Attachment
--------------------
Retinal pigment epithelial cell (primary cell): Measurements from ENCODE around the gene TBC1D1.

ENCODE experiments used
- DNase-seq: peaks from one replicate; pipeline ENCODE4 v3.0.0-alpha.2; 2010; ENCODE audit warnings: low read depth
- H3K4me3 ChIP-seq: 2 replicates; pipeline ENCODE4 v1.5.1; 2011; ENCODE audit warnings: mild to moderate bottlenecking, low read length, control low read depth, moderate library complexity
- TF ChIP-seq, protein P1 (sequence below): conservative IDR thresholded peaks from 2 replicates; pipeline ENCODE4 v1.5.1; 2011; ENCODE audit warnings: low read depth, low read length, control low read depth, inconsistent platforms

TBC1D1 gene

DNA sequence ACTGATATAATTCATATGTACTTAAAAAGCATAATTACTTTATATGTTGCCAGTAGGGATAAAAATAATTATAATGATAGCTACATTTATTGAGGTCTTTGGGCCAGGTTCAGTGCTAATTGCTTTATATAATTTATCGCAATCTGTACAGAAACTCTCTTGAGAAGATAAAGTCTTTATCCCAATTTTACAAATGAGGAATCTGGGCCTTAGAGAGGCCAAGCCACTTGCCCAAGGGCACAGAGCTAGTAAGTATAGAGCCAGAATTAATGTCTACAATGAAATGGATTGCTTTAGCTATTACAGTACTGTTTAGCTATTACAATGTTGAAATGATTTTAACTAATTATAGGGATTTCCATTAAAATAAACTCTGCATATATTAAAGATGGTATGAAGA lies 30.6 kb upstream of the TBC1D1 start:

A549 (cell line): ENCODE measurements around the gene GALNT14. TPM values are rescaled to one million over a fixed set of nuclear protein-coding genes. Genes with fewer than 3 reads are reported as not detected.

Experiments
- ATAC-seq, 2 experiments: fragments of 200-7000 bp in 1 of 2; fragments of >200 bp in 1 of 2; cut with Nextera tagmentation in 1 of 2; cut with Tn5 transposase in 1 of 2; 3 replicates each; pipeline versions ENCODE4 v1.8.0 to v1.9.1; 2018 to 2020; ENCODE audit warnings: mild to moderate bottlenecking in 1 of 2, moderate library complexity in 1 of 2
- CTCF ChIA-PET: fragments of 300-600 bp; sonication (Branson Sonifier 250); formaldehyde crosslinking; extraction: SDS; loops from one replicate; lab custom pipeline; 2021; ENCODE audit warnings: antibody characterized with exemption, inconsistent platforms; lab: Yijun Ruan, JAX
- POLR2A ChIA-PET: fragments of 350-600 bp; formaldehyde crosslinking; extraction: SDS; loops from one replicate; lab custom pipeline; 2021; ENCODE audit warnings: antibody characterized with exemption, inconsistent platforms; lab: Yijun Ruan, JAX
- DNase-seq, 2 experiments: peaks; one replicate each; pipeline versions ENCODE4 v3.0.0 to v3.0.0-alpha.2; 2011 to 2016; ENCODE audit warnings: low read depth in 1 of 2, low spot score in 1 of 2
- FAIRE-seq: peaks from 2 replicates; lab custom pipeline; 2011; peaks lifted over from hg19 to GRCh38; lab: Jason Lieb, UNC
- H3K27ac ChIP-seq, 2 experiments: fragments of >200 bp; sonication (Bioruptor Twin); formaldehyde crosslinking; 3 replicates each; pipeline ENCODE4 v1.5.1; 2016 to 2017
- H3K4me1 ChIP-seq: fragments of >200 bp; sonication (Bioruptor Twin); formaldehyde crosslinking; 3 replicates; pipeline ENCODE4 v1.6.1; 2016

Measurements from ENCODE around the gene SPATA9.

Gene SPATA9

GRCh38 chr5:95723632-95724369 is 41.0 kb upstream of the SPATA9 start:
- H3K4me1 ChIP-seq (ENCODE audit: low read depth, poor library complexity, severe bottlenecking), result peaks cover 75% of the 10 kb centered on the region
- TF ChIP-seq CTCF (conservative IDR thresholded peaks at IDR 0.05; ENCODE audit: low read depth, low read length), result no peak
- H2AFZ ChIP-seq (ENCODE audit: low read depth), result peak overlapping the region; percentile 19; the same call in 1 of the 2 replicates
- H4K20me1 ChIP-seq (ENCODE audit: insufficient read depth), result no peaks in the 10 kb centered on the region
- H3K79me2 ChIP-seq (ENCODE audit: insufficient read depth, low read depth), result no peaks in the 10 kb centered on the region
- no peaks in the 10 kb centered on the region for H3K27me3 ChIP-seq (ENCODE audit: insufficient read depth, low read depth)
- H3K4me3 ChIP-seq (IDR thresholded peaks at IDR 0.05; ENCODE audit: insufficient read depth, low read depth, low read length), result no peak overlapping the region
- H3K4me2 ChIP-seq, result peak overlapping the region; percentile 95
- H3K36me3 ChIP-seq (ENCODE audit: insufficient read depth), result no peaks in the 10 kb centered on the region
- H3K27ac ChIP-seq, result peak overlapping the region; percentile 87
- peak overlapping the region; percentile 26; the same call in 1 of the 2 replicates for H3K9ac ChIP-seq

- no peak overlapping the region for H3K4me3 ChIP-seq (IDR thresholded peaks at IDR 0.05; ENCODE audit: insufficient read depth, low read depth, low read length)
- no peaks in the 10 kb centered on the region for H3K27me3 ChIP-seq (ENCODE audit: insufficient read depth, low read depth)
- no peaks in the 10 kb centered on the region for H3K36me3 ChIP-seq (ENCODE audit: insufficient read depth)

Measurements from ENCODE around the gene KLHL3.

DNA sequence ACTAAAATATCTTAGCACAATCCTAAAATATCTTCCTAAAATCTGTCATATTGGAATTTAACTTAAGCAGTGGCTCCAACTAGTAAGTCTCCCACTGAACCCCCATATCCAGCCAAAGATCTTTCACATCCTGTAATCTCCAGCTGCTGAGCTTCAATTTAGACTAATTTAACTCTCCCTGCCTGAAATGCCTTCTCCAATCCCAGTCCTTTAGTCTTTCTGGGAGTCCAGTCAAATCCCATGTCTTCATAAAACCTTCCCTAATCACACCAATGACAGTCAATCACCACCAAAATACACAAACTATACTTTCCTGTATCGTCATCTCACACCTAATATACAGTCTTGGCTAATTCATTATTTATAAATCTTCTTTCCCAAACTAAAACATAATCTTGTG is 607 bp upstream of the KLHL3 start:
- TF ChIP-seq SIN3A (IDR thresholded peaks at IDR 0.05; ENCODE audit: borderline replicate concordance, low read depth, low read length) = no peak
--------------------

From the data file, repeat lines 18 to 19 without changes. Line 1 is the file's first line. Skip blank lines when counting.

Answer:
Gene SPATA9

GRCh38 chr5:95723632-95724369 is 41.0 kb upstream of the SPATA9 start: